Real fruitcake, the good stuff, is delicious. It’s baked low and slow, it’s more fruit than batter, and best of all: it’s soaked in alcohol. I have a mister filled with apple brandy and Maker’s Mark that I use to mist the cake daily. For even more infusion, place a shot glass in the hole in the middle of the cake and fill it with bourbon. As with all recipes using alcohol, don’t use the cheap stuff: if you wouldn’t drink it, don’t cook with it. Now, I’m not using my George T. Stagg in the cake, but Maker’s is a decent whiskey that I drink on the rocks.  Here’s a picture of the fruitcake we made for our dad.

As for the recipe, it’s a family recipe. My father had a fruitcake made by my grandfather Maxey that lasted for years with proper preservation. My sister and I lamented that the recipe was gone forever. Then, for my sister’s bridal shower, our aunt gave her one of my grandmother’s cookbooks that had been unused for 15 years. My sister was very excited just to have the cookbook. Then, while turning the pages and poring over recipes, a slip of notepaper fell to the floor. It looked like a grocery list of dried fruit in our grandfather’s handwriting. Then we realized what we had: The Maxey Fruitcake Recipe.

Making the fruitcake is an annual tradition now, and we double the recipe to have enough for everyone. Serve thin slices with fresh whipped cream and Crème Noel (or egg nog if you prefer).

Oh wait… I never gave you the recipe… And I shan’t! The recipe itself is now a treasured and closely guarded secret. But Alton Brown has a great recipe that’s a close approximation.

World Peas

I am happy to see a message of peace amid so much animosity by so many countries. I am not staunchly one political party or the other, but my views do tend to lean in one direction. I am conservative but open-minded. Some peg me as a “Green Republican,??? but that’s too limiting. My core belief is that I think that central government should be limited as much as possible. I also think- in a manner that seems contrary to both parties- that open discussion of ideas is desparately needed. If we are the model of a Republic to the rest of the world, we should view our own behavior as a template.

So back to my original theme. I am not solely anti-war, as it is impossible to be rational with an irrational person. There are situations where force is needed. However, messages of peace resounding from the mouths of religious leaders, political leaders, and (dare I say) we hoi polloi…these messages can only serve to aid in a more peaceful world. The other thing I really like about the message is that it’s a religious leader chiding all religious leaders for failing to concentrate on peace.

So put your guns down on the ground/yeah, peace, it makes such a pretty sound.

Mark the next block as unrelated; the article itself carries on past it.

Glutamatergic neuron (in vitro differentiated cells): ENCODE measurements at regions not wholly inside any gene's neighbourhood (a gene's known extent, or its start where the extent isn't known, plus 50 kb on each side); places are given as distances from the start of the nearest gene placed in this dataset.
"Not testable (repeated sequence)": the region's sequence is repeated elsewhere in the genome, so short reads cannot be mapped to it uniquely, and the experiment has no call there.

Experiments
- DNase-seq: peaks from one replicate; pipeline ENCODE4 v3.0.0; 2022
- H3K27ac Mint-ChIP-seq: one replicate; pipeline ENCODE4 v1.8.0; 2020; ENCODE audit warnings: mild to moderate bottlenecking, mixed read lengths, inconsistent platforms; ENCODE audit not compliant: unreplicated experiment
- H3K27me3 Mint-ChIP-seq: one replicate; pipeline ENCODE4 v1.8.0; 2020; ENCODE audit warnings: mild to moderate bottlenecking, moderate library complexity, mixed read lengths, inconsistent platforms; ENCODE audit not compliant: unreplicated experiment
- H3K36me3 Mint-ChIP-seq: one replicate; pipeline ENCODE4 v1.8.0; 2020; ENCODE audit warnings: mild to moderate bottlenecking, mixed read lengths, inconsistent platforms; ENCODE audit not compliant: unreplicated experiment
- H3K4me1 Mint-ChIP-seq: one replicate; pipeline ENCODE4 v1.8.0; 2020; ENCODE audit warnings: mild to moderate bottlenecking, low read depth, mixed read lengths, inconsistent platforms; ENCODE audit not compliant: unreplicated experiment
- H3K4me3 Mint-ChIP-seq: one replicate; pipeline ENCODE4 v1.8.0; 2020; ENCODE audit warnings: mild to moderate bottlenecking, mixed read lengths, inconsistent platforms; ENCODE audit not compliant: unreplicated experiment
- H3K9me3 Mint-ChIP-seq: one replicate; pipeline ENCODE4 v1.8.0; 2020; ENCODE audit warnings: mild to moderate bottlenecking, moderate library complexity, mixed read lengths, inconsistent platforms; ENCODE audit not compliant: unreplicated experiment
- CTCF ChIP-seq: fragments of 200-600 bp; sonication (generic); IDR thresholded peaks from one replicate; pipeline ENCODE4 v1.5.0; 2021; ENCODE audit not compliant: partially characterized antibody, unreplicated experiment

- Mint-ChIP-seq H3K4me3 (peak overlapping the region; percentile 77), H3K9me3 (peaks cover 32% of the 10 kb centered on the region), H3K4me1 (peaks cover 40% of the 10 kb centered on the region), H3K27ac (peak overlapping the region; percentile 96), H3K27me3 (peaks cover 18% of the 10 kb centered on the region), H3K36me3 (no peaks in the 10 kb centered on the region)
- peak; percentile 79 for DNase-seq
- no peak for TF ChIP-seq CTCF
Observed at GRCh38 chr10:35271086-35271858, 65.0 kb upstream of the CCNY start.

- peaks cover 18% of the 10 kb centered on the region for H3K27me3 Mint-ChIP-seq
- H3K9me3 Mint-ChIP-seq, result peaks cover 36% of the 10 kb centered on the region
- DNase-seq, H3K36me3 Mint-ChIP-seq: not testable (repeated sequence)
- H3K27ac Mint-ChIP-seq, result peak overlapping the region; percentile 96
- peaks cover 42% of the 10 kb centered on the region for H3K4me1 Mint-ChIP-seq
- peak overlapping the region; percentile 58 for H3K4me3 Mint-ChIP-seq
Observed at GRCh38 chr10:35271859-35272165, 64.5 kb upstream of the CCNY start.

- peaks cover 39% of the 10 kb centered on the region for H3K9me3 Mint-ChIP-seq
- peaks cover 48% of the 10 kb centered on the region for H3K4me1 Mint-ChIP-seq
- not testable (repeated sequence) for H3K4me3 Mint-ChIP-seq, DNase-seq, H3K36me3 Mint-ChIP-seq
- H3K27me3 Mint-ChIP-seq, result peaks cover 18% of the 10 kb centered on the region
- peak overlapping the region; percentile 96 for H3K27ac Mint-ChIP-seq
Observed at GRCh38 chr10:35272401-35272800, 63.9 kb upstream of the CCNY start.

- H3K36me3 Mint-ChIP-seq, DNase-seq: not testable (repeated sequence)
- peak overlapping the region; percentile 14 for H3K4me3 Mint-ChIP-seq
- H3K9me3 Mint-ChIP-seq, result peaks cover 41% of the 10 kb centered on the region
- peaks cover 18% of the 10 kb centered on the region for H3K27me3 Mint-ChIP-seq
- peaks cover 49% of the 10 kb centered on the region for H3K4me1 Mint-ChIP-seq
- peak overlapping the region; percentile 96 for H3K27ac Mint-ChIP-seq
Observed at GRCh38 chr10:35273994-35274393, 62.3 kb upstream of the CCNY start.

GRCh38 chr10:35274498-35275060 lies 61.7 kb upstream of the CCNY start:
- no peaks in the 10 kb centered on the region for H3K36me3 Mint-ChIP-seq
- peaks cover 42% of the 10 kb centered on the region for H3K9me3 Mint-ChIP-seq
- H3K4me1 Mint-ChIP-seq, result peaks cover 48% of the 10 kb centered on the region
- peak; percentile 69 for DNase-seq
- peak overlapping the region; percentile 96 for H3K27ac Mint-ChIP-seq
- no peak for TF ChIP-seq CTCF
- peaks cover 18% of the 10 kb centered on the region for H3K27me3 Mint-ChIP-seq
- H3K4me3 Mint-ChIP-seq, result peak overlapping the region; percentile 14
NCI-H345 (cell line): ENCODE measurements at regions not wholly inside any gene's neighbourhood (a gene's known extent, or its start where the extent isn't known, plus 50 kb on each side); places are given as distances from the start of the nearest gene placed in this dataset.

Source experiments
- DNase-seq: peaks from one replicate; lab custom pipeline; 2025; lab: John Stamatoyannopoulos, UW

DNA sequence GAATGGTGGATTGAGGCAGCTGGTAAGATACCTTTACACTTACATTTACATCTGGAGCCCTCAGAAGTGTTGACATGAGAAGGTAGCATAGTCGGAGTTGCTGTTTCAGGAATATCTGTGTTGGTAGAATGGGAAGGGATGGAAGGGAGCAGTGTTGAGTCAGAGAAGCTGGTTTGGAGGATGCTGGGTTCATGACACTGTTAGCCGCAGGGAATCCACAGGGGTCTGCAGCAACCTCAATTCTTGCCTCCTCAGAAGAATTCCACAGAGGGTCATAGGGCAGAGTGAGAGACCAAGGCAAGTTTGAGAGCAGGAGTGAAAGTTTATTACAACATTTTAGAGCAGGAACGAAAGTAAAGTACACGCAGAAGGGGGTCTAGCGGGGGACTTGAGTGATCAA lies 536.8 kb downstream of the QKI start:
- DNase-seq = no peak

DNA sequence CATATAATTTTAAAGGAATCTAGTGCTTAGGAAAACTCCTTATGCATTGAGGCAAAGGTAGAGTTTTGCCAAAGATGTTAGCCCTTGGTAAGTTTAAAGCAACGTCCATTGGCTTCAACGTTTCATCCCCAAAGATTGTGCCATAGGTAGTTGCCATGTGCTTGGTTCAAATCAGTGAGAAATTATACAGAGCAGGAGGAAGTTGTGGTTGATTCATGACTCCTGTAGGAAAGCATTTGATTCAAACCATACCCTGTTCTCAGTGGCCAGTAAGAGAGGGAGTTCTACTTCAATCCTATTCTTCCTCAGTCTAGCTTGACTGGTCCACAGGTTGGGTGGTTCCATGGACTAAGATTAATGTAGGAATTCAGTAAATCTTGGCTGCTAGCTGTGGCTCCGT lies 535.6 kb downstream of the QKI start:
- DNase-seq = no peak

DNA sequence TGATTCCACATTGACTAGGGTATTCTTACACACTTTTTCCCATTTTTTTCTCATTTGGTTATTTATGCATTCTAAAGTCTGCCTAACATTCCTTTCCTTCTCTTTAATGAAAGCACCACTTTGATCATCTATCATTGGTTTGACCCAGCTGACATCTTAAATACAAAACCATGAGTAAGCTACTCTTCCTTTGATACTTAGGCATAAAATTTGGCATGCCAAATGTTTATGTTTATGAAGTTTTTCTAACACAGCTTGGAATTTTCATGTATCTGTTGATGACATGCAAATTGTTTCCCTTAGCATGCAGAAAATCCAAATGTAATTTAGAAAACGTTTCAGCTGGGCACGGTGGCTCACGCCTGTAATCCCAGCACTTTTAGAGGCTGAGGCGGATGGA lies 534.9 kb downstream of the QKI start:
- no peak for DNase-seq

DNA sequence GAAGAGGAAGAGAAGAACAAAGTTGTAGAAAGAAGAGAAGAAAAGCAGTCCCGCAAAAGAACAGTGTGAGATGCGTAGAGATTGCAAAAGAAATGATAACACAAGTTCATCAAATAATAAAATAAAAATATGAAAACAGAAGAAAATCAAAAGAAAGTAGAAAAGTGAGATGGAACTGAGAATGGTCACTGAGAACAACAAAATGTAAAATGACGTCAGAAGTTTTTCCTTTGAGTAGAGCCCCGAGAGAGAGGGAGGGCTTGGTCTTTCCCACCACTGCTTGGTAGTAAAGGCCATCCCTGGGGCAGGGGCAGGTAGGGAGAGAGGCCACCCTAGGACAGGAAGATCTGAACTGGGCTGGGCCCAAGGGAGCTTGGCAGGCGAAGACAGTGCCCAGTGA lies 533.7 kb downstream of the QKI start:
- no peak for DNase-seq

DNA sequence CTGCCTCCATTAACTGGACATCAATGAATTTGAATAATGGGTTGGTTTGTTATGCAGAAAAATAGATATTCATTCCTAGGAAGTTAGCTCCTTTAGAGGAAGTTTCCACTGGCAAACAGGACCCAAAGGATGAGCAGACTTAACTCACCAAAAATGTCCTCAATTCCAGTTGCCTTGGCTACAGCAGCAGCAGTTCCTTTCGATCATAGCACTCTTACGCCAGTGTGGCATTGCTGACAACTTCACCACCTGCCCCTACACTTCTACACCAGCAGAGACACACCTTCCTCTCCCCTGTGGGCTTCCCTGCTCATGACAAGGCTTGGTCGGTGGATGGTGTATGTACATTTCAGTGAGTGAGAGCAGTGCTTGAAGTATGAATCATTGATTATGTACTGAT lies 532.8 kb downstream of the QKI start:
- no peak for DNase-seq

Methinks He Doth Protest Too Much

After an intense gaming session on Sunday where my greed and push-the-button nature nearly had Athran killed and me turned to stone, we started perusing my website, my blog, and Oz’s blog for amusing information.

The GM was stationed at the computer (how shocking- the GM was deciding where we would go) and was complaining about the perils of having a website and especially a blog. He berated a couple of my blog entries and didn’t seem that enthused about our websites.

Then, after my ISO meeting tonight, I arrive home and my husband has news. My husband, the hardware/software guru, has helped my GM, the programming guru, to open his own little corner of cyberspace.

I humbly present to you: It’s just nuts and bolts for now, but I’m anticipating a Juggernaut of a site!

See, Gregory, I told you it was fun.

Switched Back to Ecstatic

It was the morning 23 November 1997 and I was lying in bed with my dog curled on my shoulder. I was sort of looking out at the fading leaves on the trees and lazily considering going back to sleep. The phone rang; it was my sister (no surprise; we talked three times a day). She told me Michael Hutchence had died. We had a brief conversation and I hung up. I stared at the ceiling, not exactly sad, but sort of feeling blank.

Anyone who knew me in high school knew I was a fan of INXS in the truest sense of the word. I listened to their music while I danced by myself in my basement, while I painted in my workshop, while I crooned along in bed in my room. I owned every album and made a "best of INXS" mix tape- two double-sided tapes full of their music. I have a painting of Michael Hutchence hanging in my house right now (though it looks little like him- I’m not that good at portraits). I didn’t cry or go crazy when I heard the news. I was really unhappy because I knew I’d never see INXS in concert again. Their last album had been disappointing and lacked their earlier creativity. Now, they were done for good.

Unless you’ve been living in an anti-reality TV household, you know that INXS held a 13-week audition for a new lead singer. They didn’t choose my first choice of singer (Mig), but hearing the band play during the last show made me extremely happy. They played "Don’t Change," and I was singing along like crazy. I didn’t rush to buy the album, though, afraid of what quality it could be. Plus, I’m trying to save money. Then Carlton and I saw the video for "Pretty Vegas" and it was a really good song. JD sounded really good.

Carlton surprised me tonight by giving me the CD Switch by INXS as a present. He downloaded it to the Sonos, and soon my Infinity speakers filled the living room with music. The album has everything: edgier new stuff like "Pretty Vegas" where JD’s fresh influence shines. Soulful songs like "Afterglow" and the haunting "God’s Top Ten" that are reminiscent of X (and Suzie sounds amazing). Like KICK the best? Listen to "Like it or Not." Listen Like Theives? "Hungry." Even sax/keyboard throwbacks from their first studio album, INXS, on the track "Never Let You Go." While I’m highlighting similarities to the old albums, this is not just a band making an album that sounds like everything they’ve ever done. The music is great and feels fresh.

The best part is that the members of INXS truly did choose the right singer. He wasn’t a Hutchence doppleganger, but his voice can handle the older music beautifully. Best of all, I will be able to see the band in concert next year. I have been missing this feeling for eight years.